Any Borderlands MMO would have to make some space for beloved characters of the series, while introducing new and ridiculous NPCs that fit in with the existing cast.  We’ll want to see Scooter, Marcus, Tiny Tina, Mr. Torgue et al., and hopefully in larger roles than just merchants and quest givers.  Providing for a central storyline where you can adventure alongside NPCs à la The Lord of the Rings Online could be promising, as could the opportunity to play as those characters in a special mode like Legends PvP in DC Universe Online.

A New Take on the Borderlands Universe

It’s fair to say that while the main campaign in the original Borderlands was fun and engaging, the series didn’t really hit its stride until the DLC packs started hitting digital shelves.  Beginning with The Zombie Island of Dr. Ned and culminating in Claptrap’s New Robot Revolution, the add-on content for Borderlands set the tongue-in-cheek tone for the series, with each installment bringing a new theme to the table.  Borderlands 2 refined the gameplay formula and humor from its predecessor, with the content packs again drawing upon popular tropes to great effect (Mr. Torgue’s monster truck rally-inspired Campaign of Carnage and Tiny Tina’s Dungeons & Dragons-themed Assault on Dragon Keep are probably two of my favorite pieces of DLC for any game so far).  The Pre-Sequel, although not yet receiving as much critical acclaim as the previous two games, takes everything into space and gives it a decidedly Aussie feel (thanks, 2K Australia!), which is a fun twist on what we’ve seen before.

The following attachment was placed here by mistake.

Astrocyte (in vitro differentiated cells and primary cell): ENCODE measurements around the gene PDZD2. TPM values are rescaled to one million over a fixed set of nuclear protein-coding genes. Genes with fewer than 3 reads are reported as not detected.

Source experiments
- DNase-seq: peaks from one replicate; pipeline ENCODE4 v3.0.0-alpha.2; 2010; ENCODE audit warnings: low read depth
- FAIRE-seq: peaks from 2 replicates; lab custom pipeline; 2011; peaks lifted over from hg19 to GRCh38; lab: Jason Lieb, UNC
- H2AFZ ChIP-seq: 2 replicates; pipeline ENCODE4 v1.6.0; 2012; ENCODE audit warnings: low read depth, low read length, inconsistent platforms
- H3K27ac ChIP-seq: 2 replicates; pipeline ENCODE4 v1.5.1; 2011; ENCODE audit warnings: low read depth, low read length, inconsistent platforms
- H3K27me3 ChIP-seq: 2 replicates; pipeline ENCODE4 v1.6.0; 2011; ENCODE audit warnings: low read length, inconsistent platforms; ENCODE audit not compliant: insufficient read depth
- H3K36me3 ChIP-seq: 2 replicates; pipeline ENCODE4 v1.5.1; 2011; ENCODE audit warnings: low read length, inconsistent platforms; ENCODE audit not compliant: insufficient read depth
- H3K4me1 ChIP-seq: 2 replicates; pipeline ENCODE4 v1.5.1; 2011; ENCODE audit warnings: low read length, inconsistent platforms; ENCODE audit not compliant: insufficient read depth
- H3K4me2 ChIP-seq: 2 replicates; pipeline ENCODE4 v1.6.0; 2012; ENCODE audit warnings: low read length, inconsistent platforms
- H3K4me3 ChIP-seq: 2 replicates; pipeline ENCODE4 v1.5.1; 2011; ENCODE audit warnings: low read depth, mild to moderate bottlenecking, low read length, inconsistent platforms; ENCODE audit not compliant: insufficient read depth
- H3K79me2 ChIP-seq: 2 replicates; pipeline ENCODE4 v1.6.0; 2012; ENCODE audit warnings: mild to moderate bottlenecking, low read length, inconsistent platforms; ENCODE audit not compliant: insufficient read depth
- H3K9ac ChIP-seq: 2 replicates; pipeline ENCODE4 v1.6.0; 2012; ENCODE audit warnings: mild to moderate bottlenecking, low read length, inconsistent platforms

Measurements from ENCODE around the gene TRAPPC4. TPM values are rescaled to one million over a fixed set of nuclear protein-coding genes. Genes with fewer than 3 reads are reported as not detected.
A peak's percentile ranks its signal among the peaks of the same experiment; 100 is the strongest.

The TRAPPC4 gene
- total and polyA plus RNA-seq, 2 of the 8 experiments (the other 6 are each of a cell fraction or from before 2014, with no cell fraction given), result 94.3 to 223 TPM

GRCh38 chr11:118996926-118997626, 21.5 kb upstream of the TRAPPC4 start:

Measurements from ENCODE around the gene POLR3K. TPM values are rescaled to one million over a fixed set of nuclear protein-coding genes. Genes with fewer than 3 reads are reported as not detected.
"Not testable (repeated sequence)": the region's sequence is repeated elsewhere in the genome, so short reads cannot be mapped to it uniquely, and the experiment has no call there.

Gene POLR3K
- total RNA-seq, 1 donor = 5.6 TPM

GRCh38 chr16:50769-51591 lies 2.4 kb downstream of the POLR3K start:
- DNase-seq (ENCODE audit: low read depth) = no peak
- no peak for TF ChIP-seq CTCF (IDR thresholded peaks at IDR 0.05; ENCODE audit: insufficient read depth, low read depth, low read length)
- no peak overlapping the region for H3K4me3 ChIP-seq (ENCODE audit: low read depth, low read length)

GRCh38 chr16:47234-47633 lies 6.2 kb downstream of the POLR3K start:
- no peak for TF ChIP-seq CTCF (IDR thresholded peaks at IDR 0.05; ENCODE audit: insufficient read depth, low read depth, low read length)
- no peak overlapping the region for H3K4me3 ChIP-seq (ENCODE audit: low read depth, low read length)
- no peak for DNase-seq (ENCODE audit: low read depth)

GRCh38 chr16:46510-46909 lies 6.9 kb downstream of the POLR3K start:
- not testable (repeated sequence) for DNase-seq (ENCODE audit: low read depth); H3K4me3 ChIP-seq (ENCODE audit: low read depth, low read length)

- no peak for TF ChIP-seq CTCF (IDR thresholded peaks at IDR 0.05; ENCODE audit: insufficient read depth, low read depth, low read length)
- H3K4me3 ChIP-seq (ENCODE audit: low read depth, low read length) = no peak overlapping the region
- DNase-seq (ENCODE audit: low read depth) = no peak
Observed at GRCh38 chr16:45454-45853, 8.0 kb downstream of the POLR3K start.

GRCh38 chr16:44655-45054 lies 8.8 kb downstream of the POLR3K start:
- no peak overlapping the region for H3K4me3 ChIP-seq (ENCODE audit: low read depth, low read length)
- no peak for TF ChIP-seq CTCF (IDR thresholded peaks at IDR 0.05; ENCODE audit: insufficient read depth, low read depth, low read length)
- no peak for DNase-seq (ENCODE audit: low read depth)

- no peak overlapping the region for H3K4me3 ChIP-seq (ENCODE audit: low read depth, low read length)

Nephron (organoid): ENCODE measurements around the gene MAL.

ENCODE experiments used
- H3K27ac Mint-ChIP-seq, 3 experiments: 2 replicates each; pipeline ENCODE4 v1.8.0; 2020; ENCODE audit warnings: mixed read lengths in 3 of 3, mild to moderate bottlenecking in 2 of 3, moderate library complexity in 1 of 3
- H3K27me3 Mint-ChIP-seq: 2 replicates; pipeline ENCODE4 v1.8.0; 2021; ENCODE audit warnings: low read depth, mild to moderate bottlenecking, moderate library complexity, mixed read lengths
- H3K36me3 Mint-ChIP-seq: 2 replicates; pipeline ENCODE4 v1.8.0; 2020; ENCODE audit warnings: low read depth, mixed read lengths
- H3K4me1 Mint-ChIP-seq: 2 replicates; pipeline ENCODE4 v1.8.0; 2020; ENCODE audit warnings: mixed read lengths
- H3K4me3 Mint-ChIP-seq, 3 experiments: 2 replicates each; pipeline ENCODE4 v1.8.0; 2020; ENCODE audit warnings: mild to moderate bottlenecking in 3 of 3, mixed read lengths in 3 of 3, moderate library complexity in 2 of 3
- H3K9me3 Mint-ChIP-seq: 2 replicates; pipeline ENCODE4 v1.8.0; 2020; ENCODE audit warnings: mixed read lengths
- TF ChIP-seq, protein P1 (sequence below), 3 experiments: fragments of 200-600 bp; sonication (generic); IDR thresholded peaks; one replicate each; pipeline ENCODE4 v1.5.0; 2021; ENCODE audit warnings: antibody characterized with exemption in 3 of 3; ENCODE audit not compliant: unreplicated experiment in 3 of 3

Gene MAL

A Borderlands MMO would almost have to push the envelope further and create a new dimension of the established universe that feels thematically in line with the series, but different enough to be captivating.  It’s all well and good to visit revamped or reimagined areas that we’ve already seen (done well in The Elder Scrolls Online), but an MMORPG would be an opportunity to explore completely new regions and stories that could expand the Borderlands fiction.  Plus, any expansions could focus on the same quality of diverse themes as the DLC packs, while adding MMO-specific gameplay features, such as new dungeons, PvP arenas, guild housing, and the like.

What would you like to see in a Borderlands MMO?

Som Pourfarzaneh / Som is a Staff Writer at MMORPG.com and a Lecturer in Media, Anthropology, and Religious Studies. He’s a former Community Manager for Neverwinter, the free-to-play Dungeons & Dragons MMORPG from Cryptic Studios and Perfect World Entertainment, and is unreasonably good at Maze Craze for the Atari 2600. You can exchange puns and chat (European) football with him on Twitter @sominator.